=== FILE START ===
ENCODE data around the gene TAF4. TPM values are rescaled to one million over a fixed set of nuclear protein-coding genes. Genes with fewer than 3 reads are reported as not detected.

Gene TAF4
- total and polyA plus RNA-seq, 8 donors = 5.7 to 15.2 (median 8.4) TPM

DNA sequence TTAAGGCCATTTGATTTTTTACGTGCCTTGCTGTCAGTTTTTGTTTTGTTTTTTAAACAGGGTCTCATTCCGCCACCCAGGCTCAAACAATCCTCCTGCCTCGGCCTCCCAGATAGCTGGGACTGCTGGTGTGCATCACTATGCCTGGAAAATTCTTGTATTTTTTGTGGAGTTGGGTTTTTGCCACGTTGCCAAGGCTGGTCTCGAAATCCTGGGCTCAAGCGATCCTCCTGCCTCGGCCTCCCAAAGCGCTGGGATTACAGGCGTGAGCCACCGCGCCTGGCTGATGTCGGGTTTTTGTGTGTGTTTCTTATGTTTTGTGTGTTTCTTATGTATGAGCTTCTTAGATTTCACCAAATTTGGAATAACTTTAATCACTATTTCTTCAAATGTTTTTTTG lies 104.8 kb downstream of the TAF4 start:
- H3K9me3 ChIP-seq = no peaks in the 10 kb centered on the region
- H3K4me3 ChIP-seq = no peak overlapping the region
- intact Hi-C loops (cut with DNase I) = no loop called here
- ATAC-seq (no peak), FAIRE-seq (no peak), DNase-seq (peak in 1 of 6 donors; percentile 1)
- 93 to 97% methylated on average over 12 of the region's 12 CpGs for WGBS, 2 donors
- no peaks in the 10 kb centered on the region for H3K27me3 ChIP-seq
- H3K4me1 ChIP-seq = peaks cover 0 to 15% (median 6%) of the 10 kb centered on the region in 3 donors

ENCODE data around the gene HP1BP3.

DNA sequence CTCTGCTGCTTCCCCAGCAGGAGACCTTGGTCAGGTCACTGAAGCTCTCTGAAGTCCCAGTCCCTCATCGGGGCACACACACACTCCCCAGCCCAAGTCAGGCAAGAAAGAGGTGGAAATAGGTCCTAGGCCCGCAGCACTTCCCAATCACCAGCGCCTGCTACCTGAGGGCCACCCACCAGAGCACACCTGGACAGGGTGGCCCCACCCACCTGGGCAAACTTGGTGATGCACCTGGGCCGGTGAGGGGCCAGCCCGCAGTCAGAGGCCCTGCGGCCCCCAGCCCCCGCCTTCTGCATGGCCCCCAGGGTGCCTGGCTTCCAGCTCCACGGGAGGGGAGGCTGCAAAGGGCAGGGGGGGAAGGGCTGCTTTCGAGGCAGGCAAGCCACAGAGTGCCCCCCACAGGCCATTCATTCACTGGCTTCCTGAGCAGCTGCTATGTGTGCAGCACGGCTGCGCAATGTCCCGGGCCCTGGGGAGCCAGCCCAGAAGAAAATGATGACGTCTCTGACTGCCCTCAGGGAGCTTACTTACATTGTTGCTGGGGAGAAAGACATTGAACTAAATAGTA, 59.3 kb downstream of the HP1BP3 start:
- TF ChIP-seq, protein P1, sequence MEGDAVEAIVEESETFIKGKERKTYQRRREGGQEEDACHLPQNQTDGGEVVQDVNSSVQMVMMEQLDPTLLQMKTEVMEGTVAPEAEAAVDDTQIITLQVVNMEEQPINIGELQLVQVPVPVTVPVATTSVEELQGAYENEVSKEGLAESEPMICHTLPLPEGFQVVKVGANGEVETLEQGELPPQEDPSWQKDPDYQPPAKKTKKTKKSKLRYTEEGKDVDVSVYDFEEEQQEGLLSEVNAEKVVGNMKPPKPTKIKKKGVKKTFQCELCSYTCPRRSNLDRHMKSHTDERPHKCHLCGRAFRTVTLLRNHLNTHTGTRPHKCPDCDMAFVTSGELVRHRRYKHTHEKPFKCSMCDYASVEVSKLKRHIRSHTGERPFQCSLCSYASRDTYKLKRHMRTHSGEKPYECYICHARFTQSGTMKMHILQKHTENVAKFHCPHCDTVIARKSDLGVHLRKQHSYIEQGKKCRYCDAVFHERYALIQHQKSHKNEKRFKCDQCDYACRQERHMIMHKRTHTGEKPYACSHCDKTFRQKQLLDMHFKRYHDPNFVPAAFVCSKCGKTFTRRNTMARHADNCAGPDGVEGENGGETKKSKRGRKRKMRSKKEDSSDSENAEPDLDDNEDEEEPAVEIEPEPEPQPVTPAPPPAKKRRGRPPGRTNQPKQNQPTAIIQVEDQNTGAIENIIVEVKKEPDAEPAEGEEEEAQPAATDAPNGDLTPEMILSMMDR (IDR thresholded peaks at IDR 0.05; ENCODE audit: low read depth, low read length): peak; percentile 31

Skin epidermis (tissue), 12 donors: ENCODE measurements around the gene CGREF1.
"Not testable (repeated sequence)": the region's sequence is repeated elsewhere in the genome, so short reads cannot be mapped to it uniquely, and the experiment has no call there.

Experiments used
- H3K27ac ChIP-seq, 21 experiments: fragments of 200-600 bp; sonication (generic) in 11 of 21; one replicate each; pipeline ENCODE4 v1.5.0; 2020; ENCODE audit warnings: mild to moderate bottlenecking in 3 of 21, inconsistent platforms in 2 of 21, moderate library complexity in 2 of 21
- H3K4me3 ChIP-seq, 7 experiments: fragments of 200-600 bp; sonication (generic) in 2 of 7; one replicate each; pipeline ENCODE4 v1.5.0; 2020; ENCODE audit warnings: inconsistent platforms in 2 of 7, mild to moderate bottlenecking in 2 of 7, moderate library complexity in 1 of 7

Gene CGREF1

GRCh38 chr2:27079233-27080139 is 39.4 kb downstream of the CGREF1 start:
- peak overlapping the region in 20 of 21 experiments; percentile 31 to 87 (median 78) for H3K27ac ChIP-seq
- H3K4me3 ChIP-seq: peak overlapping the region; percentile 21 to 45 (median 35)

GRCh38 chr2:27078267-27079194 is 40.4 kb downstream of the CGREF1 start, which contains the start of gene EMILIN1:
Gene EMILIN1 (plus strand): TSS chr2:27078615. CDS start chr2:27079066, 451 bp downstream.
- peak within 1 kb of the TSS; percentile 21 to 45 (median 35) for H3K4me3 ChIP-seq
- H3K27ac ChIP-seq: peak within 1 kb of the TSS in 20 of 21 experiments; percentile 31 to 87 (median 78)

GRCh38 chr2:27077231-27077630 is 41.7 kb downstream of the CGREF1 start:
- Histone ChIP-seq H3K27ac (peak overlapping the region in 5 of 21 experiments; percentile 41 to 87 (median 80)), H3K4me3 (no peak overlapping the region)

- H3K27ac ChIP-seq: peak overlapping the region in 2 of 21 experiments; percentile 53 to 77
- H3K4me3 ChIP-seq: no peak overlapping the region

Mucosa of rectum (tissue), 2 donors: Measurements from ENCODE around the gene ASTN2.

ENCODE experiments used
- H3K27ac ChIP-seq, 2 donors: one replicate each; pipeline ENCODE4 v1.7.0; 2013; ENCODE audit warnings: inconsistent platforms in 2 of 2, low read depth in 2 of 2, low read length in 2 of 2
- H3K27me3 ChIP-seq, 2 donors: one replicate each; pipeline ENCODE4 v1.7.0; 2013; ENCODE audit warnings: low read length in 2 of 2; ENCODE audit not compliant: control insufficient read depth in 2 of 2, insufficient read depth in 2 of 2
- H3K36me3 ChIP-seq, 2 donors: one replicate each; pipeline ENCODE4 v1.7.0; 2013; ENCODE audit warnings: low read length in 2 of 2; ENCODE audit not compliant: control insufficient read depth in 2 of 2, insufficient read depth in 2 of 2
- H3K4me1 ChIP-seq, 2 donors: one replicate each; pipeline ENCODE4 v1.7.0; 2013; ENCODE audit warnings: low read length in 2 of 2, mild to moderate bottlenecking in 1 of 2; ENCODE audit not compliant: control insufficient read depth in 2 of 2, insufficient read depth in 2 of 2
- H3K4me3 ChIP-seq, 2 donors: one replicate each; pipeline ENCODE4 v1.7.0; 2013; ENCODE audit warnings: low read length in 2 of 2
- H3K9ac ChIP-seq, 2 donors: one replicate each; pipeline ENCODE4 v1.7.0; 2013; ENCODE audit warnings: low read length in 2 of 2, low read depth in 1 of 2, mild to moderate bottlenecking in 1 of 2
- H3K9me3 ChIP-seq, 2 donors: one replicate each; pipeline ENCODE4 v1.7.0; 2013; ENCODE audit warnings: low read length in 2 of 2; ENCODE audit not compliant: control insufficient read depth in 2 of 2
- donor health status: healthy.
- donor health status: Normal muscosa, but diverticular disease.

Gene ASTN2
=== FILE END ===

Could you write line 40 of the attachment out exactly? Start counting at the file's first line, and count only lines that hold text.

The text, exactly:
- H3K9me3 ChIP-seq, 2 donors: one replicate each; pipeline ENCODE4 v1.7.0; 2013; ENCODE audit warnings: low read length in 2 of 2; ENCODE audit not compliant: control insufficient read depth in 2 of 2